This mapping can be implemented as follows: a first and a second counter are initialised at the moment a commutation pulse is generated (a peak in the first periodic signal (SIGN1). The first counter counts the peaks in the first periodic signal (SIGN1) and the second counter counts peaks in the second periodic signal (SIGN2). Every time a commutation pulse is generated, the value of the second counter is recorded in a list. The number of counts of the first counter per revolution of the optical disc (1) is known and equal to the number of windings of the coil. For typical brushless motors, this number is three. The value of second counter when the optical disc (1) has performed one revolution is a measure of the frequency of the second periodic signal. The recording of counts is stopped after one revolution of the optical disc. Each counter is reset when the value of the counter reaches the value corresponding to one disc revolution. A control signal (CTRL SIGN) can be obtained by generating a pulse each time a recorded value of the second counter present in the list is achieved. Such a control signal (CTRL SIGN), generated based on the second periodic signal and the recorded list is identical to the first periodic signal (SIGN1).

When the rotation velocity of the motor is outside the functioning range of the first sensor (1) the first periodic signal (SIGN1) is not generated anymore. In this case, the controller (6) still generated a control signal (CTRL SIGN) based on the second periodic signal and the mapping that is used by the motor driver (3), instead of the first periodic signal (SIGN1), to control the commutation moments of the motor. Consequently, the rotation of the turntable motor (2) can be controlled in a range of rotation velocities outside the first range accessible to the first sensor (4), as long as the second sensor (5) is able to generate the second periodic signal (SIGN2).

A method for controlling a rotation velocity of an optical disc according to an embodiment of the invention is further explained with reference to FIG. 2 and it comprises the following steps: In a velocity input step (100), a desired value for a rotation velocity for the optical disc (1) is inputted. The desired value is generated by a main control unit of the optical disc drive, the desired value depending on the type of application using the optical disc drive. The main control unit corresponds, for example, in the embodiment of an optical disc drive as shown in FIG. 4, to a digital signal processor (61).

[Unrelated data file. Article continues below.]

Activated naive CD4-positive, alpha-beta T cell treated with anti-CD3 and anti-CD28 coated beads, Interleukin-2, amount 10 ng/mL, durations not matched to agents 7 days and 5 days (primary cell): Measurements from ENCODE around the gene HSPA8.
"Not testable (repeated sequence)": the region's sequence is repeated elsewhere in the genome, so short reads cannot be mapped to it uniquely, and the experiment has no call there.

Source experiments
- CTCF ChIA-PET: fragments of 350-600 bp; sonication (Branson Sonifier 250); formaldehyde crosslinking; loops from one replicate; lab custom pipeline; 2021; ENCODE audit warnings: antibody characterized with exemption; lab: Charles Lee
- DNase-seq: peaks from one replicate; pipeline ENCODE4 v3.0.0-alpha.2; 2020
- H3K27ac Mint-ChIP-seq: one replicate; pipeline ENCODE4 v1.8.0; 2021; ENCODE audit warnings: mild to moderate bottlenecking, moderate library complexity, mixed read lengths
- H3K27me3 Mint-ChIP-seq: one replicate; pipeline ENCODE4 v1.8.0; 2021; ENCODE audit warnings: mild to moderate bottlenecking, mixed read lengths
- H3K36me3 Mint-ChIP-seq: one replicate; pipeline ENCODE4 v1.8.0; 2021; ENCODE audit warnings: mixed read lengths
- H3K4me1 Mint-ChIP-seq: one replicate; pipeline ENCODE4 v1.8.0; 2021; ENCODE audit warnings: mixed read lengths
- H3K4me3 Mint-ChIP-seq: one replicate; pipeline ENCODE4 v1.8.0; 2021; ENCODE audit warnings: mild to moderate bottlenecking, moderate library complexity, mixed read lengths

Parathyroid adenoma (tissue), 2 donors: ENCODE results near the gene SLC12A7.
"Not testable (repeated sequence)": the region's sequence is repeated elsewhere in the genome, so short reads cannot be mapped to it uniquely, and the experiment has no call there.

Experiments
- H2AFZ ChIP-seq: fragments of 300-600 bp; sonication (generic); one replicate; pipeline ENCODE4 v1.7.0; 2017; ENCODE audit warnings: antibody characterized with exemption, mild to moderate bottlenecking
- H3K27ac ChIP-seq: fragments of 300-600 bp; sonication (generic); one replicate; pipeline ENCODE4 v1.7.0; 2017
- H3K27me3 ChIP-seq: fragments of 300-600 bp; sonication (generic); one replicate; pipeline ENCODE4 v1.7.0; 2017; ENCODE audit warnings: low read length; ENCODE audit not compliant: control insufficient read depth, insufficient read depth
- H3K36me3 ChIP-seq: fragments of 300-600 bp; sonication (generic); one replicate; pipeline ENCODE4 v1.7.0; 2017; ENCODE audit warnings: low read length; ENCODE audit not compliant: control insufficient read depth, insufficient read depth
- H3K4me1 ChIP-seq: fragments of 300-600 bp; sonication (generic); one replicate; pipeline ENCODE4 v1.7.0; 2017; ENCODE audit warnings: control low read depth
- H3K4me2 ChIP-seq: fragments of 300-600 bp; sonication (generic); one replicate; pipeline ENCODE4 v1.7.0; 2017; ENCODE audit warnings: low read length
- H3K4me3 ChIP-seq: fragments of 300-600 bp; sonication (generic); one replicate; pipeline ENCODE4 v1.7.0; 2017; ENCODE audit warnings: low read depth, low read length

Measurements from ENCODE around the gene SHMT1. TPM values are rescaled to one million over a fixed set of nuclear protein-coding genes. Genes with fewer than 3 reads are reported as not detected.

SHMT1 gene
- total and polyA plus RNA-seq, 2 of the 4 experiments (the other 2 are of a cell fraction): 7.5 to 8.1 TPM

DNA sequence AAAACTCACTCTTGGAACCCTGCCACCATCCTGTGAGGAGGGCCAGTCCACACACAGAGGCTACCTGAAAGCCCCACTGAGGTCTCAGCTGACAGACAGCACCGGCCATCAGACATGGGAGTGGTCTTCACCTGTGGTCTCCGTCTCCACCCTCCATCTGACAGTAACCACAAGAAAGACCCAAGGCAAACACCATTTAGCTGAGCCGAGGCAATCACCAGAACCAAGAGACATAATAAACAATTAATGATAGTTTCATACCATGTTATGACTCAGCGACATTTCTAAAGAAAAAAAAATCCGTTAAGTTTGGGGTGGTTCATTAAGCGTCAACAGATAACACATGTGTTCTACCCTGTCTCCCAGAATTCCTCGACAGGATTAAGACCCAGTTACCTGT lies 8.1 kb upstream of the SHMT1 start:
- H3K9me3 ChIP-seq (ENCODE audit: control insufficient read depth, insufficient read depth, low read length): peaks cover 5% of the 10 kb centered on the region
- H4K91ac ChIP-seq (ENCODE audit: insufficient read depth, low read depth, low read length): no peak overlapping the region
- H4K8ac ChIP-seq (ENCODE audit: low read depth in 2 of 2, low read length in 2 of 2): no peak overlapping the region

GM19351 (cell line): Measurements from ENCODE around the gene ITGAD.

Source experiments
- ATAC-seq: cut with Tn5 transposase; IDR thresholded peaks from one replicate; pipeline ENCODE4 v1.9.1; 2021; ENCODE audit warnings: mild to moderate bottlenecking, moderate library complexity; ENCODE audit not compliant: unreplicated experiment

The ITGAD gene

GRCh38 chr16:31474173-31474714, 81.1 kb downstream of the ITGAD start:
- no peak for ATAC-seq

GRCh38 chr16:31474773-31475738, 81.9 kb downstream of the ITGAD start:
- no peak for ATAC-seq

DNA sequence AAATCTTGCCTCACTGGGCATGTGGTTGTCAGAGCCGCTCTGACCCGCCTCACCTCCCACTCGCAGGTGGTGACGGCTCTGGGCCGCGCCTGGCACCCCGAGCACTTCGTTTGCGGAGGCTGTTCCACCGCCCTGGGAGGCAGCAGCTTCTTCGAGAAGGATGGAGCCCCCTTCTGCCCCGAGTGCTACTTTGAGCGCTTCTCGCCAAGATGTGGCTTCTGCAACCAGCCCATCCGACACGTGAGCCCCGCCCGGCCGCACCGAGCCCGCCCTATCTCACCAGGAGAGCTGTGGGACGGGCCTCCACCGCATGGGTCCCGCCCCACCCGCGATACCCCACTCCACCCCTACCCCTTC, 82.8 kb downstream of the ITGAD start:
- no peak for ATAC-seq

In a disc check step (110), it is checked whether an optical disc (1) has just been inserted and no mapping between the second periodic signal (SIGN2) generated by the second sensor (for example, the second sensor being a dedicated optical sensor) and the first periodic signal (SIGN1) is available. This step may be implemented by means of maintaining a memory flag that is updated every time the tray is opened and a new optical disc is inserted.

If in a decision step (120) it is decided that a new optical disc has been inserted, the method proceeds to a calibration velocity step (130). Herein, the first sensor (for example, in a preferred embodiment, an EMF sensor) is used to rotate the turntable motor at a given calibration velocity, chosen such that both sensors are able to generate a periodic signal. The calibration velocity step (130) is followed by a mapping step (140). Herein a mapping of the second periodic signal (SIGN2) onto the first periodic signal (SIGN1) is performed. For example, in the preferred embodiment to be discussed further on with respect to FIG. 3, this corresponds to determining the frequency ratio and the phase difference between the two signals (TACHO IN and SYNC OUT) and generating the periodic control signal (SYNC IN).